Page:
Whenever I talk to anybody about the New Sincerity — this happens a lot less since I stopped trying to talk to everybody about the New Sincerity — the inevitable question of “what’s next?” arises. This is a good and natural question given the laughably short lifespan of any pop culture moment. Even as I was wrapping up my short book about the New Sincerity, I felt it’s end creeping up. That’s why I titled the book’s afterword, “Everything You’ve Just Read is Already Irrelevant.” Of course, I was joking, but only kind of.

So, what is next? Well, I think we’re seeing it. It seemed to me, the more I thought about the New Sincerity, that it could potentially lead to a kind of new narcissism. If the aim of sincerity is, summarily, to be true to one’s self, than one’s self could easily become the center of the one’s whole universe. The New Sincerity, I feared would lead us to discard any external standards in favor of our own guiding light. As if we need any encouragement to become more self-centered.

When one becomes the center of his own universe, the next step is becoming disconnected from the actual universe, and hence one becomes completely out-of-touch. This is a common phenomenon, we often mock celebrities who try to act like you and me, but whose lives are so far removed it’s laughable. And now, thanks to one such celebrity, we have a short, bizarre video record of what this disconnectedness looks like. Of course I’m talking about Kanye West’s video for “Bound 2.” If you haven’t seen it, you probably should before you read on. I could try to describe it, but if I tell you that it’s basically just Kanye and his fiancee Kim Kardashian pretending to ride around on a motorcycle in front of a blue screen that appears to be showing a nature documentary, all while simulating sex, that only captures about half of how strange it is.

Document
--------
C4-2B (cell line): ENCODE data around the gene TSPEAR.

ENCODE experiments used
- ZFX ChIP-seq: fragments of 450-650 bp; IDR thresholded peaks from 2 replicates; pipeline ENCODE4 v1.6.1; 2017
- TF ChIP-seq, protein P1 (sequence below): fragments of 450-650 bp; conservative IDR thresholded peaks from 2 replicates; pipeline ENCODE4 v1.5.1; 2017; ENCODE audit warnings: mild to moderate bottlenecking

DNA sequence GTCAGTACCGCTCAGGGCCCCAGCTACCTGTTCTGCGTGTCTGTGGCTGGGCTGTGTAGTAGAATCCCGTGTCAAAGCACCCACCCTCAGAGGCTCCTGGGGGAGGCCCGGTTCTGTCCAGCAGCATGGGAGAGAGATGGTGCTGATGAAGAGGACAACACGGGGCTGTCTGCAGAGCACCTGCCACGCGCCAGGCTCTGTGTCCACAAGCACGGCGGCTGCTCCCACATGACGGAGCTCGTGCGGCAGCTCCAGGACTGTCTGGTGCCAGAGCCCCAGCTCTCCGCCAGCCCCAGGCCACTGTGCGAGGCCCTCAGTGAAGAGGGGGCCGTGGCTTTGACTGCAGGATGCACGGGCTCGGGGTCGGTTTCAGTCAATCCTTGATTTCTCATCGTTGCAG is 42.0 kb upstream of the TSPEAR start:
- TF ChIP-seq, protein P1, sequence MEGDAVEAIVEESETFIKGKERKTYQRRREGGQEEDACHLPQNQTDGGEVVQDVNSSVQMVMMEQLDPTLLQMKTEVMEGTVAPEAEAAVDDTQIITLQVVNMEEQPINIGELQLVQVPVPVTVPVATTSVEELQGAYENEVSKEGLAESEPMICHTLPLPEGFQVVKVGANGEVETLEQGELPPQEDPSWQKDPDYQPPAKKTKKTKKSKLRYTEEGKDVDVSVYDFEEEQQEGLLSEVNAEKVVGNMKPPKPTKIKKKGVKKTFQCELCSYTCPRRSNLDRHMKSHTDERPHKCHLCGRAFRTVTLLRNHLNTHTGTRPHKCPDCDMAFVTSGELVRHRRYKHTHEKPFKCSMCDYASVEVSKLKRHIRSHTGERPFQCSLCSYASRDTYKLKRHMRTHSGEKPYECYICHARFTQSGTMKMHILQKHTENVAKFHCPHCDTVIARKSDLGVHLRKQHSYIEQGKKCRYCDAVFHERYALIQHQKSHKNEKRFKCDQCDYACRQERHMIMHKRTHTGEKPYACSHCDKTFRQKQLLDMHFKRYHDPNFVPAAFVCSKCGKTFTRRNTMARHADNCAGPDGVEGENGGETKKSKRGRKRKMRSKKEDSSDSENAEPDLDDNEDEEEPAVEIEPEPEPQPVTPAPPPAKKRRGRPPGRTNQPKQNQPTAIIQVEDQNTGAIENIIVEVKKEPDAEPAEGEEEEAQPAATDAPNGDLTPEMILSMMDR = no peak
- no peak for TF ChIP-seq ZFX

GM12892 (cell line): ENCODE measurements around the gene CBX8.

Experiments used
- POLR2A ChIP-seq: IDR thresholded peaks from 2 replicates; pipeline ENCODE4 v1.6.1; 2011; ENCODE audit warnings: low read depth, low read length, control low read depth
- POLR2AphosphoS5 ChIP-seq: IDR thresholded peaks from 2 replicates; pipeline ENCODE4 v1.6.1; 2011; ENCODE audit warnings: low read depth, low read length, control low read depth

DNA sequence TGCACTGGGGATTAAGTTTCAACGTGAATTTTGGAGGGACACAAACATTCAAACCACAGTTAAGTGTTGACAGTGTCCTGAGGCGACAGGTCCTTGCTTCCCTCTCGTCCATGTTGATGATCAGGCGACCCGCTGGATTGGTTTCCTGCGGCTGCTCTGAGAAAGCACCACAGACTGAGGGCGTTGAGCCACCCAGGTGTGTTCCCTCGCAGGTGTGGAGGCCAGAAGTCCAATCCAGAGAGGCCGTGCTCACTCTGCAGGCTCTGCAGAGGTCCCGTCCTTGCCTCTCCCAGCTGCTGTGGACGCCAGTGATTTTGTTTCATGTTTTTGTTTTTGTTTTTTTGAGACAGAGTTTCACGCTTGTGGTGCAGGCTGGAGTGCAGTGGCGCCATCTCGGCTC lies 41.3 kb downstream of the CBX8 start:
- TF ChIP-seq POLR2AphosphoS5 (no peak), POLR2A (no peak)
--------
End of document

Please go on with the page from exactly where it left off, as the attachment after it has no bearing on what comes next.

“Bound 2” is what comes after the New Sincerity, and senior art critic for New York magazine, Jerry Saltz, has given us a name for this next movement. He calls it, “the New Uncanny.” He writes:

When performers like Kanye West, Kim Kardashian, Lady Gaga, and, yes, Jeff Koons and Marina Abramovic try so hard to showcase and communicate how sincere they are, instead they reveal how out-of-touch they are — from each other, from themselves, from us.

Saltz says that “Bound 2” is an answer to the kind of sincerity we demand from our celebrities. We want them to be real, to show us who they are and how they live and what they value, and when they do, well, we get all weirded out. Saltz continues:

In their grandiose sincerity, their attempt to keep it real (West says his “passion is for humanity” and that his art is totally about “beauty, truth, awesomeness”), these stars become alien things, automata, odd gods before our eyes. By some bizarre alchemy, they then toggle back into demented sincerity while simultaneously remaining alien, other, apart. They become psychological quantum particles, in two states at once. Sincerity and fame combine, float free of common rules.

I’d encourage you to read the rest of Saltz’s essay. If for no other reason than the fact that he concludes it by letting Kim Kardashian’s breasts serve as a metaphor for celebrity. And I think he nails it.

It’s worth noting that Salt’z essay on Kanye in New York follows a package of stories on the revival of folk, occasioned by the Coen Brothers’ new film Inside Llewyn Davis. That, and shortly after the release of “Bound 2,” Seth Rogan and James Franco, two of my favorite New Sincerity actors, released an amazing parody video. So, it seems the New Sincerity hasn’t left us altogether but I don’t suppose it’s long for this world.

But what does it mean if the thing that I so loved, the New Sincerity, has (d)evolved into the New Uncanny? Oh, I don’t know. Maybe nothing. Maybe pockets of pop culture will stay sincere and, as things continue to simultaneously — and paradoxically — become monolithic and fragmented, there will still be plenty to praise. I suppose this whole thing reveals a fundamental flaw with the project of capturing the spirit of any given, fleeting pop culture moment: it’s kind of impossible.

But it’s still fun, and, I’ll continue to argue, worthwhile, to step outside popular culture, to the extent that that’s even possible, and consider what it has wrought. I don’t think I’m going to like the New Uncanny, and that may be just the point. Perhaps the purpose of all this hand wringing and labeling, observing, hypothesizing, and writing is to figure out what we’re up against. Maybe doing this kind of work is just the thing to stave off the self-centeredness that beckons and keep us sincere for just a while longer. Long live the New Sincerity!

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Jonathan D. Fitzgerald

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